First, Defendants contend that Plaintiff HMP Family, LLC (hereinafter “HMP”), does not have standing to be involved in this lawsuit. HMP was not a legal entity until 2010, and the assets at issue were allegedly converted and stolen in November 2008. The assets could not have been taken from HMP since it did not exist at the time.

         Plaintiffs state that HMP does have standing because prior to her death, Perry's mother, loaned ACM money and secured those loans by placing liens on motorcycles owned by ACM. When Perry's mother died, assets from her estate, which included the accounts receivable, were used to create HMP. HMP is a successor in interest and has the ability to challenge the alleged illegal seizure of property.

         There is a question of fact as to whether HMP has standing. A successor in interest is defined as “someone who follows another in ownership or control of property. A successor in interest retains the same rights as te original owner, with no change in substance.” Bryan A. Garner, Black's Law Dictionary 1660 (10th ed. 2014). Since HMP stands in the shoes of Perry's mother, it may have a lien on the property that was allegedly illegally seized. The parties do not cite any case law that support their positions. The Court did not find any caselaw that answers this decisive question. Summary judgment is denied regarding the proposition that HMP lacks standing.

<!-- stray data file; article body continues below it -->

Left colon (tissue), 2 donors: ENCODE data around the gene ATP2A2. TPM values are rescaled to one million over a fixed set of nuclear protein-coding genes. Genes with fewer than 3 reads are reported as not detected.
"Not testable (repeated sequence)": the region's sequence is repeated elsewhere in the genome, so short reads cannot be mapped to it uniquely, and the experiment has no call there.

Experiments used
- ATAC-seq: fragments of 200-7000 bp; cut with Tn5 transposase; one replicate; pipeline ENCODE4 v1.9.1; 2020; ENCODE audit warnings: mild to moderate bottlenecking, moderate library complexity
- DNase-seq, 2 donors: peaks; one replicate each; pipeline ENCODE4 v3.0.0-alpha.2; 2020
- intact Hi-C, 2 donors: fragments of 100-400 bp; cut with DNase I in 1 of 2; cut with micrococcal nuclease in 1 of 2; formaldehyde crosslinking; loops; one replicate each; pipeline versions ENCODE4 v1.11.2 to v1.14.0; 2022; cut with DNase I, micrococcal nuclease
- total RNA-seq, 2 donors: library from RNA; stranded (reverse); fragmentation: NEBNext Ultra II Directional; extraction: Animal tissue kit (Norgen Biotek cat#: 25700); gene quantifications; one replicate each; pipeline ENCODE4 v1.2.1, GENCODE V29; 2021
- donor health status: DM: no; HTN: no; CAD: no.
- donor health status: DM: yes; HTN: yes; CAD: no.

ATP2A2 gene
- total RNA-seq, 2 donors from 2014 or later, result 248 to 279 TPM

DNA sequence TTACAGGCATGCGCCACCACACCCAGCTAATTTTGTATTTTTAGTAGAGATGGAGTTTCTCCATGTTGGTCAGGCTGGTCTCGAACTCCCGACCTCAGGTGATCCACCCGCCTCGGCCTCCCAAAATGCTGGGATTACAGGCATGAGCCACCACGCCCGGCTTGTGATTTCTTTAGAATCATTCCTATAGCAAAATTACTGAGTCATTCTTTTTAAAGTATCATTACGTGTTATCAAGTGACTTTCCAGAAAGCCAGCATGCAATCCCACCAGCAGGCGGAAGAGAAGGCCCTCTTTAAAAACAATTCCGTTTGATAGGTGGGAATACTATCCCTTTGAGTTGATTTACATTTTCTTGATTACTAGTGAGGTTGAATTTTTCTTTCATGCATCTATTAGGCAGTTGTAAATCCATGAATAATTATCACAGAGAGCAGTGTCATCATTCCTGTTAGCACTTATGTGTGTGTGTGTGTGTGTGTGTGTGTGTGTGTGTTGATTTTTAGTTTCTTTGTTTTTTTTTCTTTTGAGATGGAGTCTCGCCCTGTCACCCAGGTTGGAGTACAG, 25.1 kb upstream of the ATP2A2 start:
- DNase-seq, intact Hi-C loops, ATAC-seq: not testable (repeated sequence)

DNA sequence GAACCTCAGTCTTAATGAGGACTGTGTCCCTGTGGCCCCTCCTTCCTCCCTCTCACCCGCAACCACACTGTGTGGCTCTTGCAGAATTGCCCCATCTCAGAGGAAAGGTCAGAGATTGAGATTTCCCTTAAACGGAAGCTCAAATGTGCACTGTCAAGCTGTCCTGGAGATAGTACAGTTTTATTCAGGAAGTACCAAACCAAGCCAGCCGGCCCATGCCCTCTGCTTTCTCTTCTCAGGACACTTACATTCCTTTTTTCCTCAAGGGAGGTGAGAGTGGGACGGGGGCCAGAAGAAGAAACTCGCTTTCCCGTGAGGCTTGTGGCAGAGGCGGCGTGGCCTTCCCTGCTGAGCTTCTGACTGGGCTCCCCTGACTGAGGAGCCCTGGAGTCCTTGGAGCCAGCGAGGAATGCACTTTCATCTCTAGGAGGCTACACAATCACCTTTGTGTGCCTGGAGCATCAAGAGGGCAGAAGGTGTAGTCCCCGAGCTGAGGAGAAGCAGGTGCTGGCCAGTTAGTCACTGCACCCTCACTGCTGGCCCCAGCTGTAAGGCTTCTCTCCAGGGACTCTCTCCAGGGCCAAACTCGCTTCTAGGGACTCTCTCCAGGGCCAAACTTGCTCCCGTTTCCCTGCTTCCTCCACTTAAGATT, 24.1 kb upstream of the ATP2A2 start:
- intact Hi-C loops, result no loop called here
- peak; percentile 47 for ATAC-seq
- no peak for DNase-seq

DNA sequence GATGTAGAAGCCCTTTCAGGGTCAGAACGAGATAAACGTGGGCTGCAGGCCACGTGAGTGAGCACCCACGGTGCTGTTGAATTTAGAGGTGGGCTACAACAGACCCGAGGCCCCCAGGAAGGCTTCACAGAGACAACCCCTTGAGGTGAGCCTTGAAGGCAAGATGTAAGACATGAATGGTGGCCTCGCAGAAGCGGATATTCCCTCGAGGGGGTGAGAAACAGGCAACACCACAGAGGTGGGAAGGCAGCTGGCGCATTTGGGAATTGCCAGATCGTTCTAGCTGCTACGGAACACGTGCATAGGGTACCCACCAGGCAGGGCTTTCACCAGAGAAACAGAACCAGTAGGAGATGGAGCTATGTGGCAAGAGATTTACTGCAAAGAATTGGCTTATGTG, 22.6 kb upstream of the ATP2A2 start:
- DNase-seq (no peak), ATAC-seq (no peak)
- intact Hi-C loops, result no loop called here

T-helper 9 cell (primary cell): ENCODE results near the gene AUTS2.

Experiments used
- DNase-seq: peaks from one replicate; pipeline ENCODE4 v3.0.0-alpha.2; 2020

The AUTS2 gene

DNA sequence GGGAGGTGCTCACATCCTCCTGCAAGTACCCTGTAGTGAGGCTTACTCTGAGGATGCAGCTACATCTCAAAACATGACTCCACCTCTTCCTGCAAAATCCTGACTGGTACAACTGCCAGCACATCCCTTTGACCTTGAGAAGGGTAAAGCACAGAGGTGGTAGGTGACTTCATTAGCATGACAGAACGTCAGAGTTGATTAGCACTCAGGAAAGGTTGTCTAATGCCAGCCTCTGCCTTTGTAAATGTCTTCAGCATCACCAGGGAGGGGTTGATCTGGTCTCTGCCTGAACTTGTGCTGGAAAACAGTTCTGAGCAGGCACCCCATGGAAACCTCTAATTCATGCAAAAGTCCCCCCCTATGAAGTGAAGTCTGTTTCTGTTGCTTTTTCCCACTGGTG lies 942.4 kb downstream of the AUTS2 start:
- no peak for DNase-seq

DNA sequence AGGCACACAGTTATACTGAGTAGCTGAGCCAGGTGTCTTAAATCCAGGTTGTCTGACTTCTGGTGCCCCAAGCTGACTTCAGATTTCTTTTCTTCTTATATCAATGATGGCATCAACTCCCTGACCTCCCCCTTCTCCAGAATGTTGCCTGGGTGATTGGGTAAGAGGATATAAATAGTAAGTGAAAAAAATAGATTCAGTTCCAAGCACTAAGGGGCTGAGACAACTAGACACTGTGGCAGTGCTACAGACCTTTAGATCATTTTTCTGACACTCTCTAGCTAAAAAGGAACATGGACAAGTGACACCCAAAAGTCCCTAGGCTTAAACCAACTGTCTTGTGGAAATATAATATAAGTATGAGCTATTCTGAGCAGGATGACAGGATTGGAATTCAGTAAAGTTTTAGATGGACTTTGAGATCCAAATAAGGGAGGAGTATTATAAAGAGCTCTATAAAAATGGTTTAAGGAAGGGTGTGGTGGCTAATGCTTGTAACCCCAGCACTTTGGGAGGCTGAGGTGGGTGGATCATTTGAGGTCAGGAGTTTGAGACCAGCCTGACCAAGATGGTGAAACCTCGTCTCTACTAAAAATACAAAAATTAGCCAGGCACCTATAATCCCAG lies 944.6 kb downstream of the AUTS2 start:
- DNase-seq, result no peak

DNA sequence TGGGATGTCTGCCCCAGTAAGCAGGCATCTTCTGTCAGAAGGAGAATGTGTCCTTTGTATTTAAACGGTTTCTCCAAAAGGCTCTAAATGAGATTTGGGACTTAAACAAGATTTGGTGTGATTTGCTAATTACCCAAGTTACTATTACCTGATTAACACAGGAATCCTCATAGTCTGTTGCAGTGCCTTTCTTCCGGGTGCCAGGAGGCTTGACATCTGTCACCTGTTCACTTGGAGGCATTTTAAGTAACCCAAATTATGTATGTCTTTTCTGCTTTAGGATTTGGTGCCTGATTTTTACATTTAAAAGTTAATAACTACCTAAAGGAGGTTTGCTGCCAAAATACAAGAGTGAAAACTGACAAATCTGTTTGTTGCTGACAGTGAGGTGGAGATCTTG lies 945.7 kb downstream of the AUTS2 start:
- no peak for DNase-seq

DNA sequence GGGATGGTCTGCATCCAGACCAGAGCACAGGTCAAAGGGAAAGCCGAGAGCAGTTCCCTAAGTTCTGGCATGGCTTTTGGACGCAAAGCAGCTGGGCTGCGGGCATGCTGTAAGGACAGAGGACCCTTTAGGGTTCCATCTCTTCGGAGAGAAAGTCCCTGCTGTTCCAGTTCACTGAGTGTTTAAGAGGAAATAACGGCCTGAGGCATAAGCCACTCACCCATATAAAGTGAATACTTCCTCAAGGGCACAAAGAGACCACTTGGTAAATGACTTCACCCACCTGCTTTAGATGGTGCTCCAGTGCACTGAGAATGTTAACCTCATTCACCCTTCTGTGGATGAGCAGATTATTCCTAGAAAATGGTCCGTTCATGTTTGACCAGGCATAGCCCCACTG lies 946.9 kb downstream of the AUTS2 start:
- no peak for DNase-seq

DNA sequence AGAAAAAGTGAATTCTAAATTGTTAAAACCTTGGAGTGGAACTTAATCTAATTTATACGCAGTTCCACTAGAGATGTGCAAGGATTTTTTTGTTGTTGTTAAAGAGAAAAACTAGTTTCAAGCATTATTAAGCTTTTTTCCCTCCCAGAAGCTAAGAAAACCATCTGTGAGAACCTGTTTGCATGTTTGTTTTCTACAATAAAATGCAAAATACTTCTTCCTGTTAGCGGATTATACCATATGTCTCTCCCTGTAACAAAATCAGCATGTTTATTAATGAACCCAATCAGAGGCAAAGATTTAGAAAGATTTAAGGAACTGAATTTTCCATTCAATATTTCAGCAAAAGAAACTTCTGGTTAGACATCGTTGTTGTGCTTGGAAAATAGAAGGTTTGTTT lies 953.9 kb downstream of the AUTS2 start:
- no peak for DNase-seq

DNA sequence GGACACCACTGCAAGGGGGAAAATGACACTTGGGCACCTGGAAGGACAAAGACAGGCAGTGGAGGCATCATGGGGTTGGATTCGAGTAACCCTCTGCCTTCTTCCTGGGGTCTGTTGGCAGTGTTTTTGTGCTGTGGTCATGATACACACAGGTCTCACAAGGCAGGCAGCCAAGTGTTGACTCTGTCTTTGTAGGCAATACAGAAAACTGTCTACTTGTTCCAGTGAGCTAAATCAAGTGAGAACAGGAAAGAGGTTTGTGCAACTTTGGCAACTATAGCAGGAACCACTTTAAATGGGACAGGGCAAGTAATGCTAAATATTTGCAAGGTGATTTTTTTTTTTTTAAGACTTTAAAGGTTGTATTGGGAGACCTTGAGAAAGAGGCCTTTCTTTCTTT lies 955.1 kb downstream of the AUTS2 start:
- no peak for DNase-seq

Second, Defendants argue that the Mary McKenzie Trust (the “Trust”) does not have standing as to any claim in this lawsuit that is a derivative of its ownership interest in the other named Plaintiff corporations. The Trust claims ownership interests in MC Perry Enterprises, Inc. (“MCP”), ACM, ADCM, and Car Buyer Direct, Inc. (“CBD”). As a shareholder of the entities, the Trust does not have standing in this lawsuit. Rather, the corporation must bring suit for injuries sustained by the corporation.

         Plaintiffs concede that because the individual named corporations are suing in their corporate capacity, the Trust as a shareholder, lacks standing to pursue claims for alleged injuries to ACM and MCP because “an action to redress injuries to a corporation cannot be maintained by a shareholder in his own name but must be brought in the name of the corporation.” NBD Bank, N.A. v. Fulner, 109 F.3d 299, 301 (6th Cir. ...